Redmoon Theatre Artistic Director
Jim Lasko and
Artistic Engineer 'Big'
Art and Mechanics =
Magic for Redmoon Audiences
Redmoon Theatre is unlike any theatre company in Chicago, and stands among a select group of theatres nationally. It's a company of visionary style, jaw-dropping creativity, and childlike imagination tethered by smart storytelling. Their troupe of roving entertainers with costumes, magical sets and puppetry transform the world as we see it. Their annual Winter Pageant attracts theatre-goers, artists, and families with children delighted by the wonder of it all.
Their new production in association with Steppenwolf Theatre, Seagull, inspired by the play of Anton Chekhov continues the Chekhov cycle they kicked off in Humboldt Park last summer with Nina.
Jim Lasko, the artistic director of Redmoon, directed such award-winning productions as Moby Dick, Frankenstein, Hunchback, Nina, to name a few. Jim talked with Redmoon Artistic Engineer David Christopher Krause, affectionately known as 'Big,' to discuss how they created the world of Seagull, a story of chasing fame, artistic satisfaction and the one person you cannot have.
Jim Lasko: We had a talk early on about what your title was going to be because you do so many different things and they don't fit into the general titles of theatre. You came up with Artistic Engineer. How did you come up with that? You are a mechanical engineer
Big: Technically, I am not a mechanical engineer. I never did finish engineering school. I left engineering with one Thermo-dynamics class and about 18 P.E. ( Physical Education ) classes to take. I just wasn't into the P.E. I made it through bowling because they let you smoke, but I never got through the other ones.
JL: I didn't know anyone had to take P.E. in college.
Big: It's a North Carolina thing. In N.C. they have a physical education requirement. I chose to avoid it as much as possible. Also I left engineering because I didn't want to sit at a desk and design gears. I feel like I do everything an engineer would do in the theatre. I am very literally engineering every object that comes through the theatre, so I wanted to be called 'engineer' because I have the background. But I also covet the 'artistic' associate title.
JL: I like contrast, so the contrast of 'artistic' and 'engineer' is so great. When one thinks of an engineer the immediate thought is clinical, scientific, dry thinker. I don't think that's true. Most of the engineers I know, my dad included, are fairly dynamic thinkers. But when you slam artistic up against it, it becomes a different thing.
Big: I've been excited by the dichotomy in general and it was a calculated choice to put those two words together.
JL: You are also a filmmaker. You were new to theatre when you started working with us. What's good about theatre? Why are you still here? [ laughing ]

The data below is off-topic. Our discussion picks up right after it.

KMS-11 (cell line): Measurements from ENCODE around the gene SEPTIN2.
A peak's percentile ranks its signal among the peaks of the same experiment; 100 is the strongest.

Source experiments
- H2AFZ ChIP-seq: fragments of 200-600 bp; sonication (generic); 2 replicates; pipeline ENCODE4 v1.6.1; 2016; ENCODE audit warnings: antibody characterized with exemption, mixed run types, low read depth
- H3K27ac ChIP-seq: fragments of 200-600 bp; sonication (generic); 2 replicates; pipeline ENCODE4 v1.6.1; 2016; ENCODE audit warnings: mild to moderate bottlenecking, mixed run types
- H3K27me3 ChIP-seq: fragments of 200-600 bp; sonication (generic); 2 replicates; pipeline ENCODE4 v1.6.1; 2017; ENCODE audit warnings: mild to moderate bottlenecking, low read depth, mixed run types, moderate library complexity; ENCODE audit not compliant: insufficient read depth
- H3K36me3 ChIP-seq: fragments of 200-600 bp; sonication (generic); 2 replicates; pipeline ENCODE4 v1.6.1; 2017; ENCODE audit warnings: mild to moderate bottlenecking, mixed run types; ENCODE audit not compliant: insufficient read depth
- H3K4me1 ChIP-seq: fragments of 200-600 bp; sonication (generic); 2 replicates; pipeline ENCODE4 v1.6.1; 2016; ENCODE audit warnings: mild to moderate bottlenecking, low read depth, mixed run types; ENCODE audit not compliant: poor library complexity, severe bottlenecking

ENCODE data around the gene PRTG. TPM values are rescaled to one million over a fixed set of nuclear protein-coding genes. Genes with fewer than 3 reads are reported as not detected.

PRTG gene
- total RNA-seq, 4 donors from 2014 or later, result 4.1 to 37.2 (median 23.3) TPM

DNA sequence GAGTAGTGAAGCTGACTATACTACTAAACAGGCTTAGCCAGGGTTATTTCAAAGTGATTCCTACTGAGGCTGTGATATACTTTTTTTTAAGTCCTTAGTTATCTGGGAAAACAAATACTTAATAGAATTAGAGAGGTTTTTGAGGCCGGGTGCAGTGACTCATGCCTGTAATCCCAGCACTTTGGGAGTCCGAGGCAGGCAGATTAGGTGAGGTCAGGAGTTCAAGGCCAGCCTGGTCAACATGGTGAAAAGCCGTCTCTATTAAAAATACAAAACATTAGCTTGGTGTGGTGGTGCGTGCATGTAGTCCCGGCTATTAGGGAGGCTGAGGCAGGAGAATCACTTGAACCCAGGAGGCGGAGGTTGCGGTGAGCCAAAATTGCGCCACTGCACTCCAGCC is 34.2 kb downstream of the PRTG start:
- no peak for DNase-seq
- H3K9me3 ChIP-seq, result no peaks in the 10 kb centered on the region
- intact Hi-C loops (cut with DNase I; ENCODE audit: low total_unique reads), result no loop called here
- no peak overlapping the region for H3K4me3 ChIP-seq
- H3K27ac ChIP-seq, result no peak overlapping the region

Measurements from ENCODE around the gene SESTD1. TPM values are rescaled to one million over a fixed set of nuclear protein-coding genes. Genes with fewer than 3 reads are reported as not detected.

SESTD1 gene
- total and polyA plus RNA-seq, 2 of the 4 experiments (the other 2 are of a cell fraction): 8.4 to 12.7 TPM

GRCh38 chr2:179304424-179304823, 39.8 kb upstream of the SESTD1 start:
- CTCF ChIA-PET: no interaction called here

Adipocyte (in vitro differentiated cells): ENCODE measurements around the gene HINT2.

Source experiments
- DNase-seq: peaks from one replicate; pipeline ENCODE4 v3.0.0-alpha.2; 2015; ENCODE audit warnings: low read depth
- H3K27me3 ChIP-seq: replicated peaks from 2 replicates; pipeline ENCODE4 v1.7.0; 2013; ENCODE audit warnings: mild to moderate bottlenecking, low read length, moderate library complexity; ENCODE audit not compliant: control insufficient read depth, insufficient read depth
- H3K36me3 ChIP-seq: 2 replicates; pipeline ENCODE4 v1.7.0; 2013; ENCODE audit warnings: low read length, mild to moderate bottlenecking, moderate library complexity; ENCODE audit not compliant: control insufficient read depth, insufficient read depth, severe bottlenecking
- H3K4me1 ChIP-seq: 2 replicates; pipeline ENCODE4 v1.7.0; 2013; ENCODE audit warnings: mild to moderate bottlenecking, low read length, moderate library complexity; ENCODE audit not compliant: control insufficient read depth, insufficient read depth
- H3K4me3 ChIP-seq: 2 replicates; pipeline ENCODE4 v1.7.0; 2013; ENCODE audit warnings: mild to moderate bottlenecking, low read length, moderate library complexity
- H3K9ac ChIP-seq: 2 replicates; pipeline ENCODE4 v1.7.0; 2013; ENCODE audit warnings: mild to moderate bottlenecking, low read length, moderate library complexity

Big: I'm still here basically because I am not doing what I know as theatre. This job is as close to hanging around my dad's garage as a kid as I can get, playing with the band saw, playing with the welder.
JL: It's the same for me, being in the garage my dad didn't have. Or playing with the tools he wouldn't let me touch. Laughing
Big: Exactly. I get to build my treehouse on this job and that's just as cool as it gets.
JL: And I think that's what people like about Redmoon. People like to see the reckless creativity of some of the things we do. Which isn't to say that we don't have narrative motivation for them, but there is a kind of recklessness to the process we engage in.
Big: What I like is that before we ever think about how we are going to do something, we think about what it is we want to do. Which is the fun part for me. Say you've got an idea for a giant spinning flaming ball ( Halloween 2002. ) I get to think it's got to spin this and that way and the flames have to come out this way. I get to figure out the problem. It's a pretty great sense of accomplishment. This is my artistic engineering. I get to engineer the art.
JL: So tell me about the Nina machine which is used in the last moments of the ( current ) show. It couldn't be a more clear representation of the title of the show itself ( Seagull ) . Tell me how you thought about it and what you knew that I needed.
Big: I knew we needed a flying image and I knew we were working our way towards mechanized objects. So, quite honestly, I got high and thought about mechanisms and wings and came up with a crank-driven set of wings.
JL: I remember at one time we wanted this ( flying ) image to be really beautiful and elegant, and on the other hand, we wanted to go back to this idea of contrast. We wanted ( Nina ) to be working her tail off to make it happen so there was this sense of frenetic activity leading to something graceful and you really got to that.
Big: I do remember the image came off a drawing I made of her tangled up in strings and lines she was using to try to fly with … and it was built off the wings we used for the summer version of the show. It was a natural progression into physical work … and gearing down. The natural progression of frenetic movement through gears is a slowing down of the object.
JL: Are you satisfied ( with the mechanism ) ?
Big: It's going to work. There are some things ….
JL: Are you ever satisfied?
Big: Not quite. There is always a little something. I think that is just the fate of the engineer.
JL: That is the fate of the human being. What is something that came close that you built for us?